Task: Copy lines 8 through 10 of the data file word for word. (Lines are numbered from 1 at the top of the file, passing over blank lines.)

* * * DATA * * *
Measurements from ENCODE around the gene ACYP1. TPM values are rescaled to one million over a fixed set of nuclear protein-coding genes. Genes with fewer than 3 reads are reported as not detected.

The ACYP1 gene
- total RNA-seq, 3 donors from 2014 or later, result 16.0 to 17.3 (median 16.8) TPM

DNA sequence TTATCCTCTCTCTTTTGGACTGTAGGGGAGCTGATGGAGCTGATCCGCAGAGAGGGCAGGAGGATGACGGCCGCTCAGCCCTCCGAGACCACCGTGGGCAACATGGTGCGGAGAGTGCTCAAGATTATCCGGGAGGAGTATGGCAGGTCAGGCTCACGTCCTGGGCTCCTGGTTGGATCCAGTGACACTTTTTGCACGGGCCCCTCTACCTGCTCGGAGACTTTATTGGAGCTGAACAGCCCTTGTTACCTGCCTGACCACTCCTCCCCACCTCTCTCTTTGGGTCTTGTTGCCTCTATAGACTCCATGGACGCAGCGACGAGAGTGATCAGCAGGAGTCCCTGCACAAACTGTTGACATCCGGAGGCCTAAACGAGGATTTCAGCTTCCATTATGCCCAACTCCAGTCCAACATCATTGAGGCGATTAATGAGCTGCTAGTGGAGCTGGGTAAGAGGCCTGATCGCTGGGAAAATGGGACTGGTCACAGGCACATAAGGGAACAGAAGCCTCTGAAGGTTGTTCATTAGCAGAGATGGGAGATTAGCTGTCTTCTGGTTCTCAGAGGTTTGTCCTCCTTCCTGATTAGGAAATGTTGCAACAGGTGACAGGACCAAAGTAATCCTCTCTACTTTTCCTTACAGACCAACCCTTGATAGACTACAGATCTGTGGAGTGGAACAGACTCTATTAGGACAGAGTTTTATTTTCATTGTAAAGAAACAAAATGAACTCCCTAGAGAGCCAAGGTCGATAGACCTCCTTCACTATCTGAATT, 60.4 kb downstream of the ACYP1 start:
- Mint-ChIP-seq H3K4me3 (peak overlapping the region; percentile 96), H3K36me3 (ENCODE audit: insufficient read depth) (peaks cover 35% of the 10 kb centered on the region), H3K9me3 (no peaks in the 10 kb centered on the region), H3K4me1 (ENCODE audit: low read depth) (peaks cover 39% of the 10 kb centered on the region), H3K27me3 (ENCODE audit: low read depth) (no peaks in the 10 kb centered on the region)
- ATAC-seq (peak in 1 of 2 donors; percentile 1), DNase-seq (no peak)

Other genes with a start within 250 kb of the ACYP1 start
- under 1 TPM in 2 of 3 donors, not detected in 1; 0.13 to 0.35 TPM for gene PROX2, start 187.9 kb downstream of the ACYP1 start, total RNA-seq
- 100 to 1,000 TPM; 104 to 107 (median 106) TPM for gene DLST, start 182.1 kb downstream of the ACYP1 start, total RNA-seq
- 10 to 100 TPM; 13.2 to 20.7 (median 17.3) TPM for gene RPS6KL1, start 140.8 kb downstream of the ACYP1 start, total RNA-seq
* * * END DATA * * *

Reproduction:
- under 1 TPM in 2 of 3 donors, not detected in 1; 0.13 to 0.35 TPM for gene PROX2, start 187.9 kb downstream of the ACYP1 start, total RNA-seq
- 100 to 1,000 TPM; 104 to 107 (median 106) TPM for gene DLST, start 182.1 kb downstream of the ACYP1 start, total RNA-seq
- 10 to 100 TPM; 13.2 to 20.7 (median 17.3) TPM for gene RPS6KL1, start 140.8 kb downstream of the ACYP1 start, total RNA-seq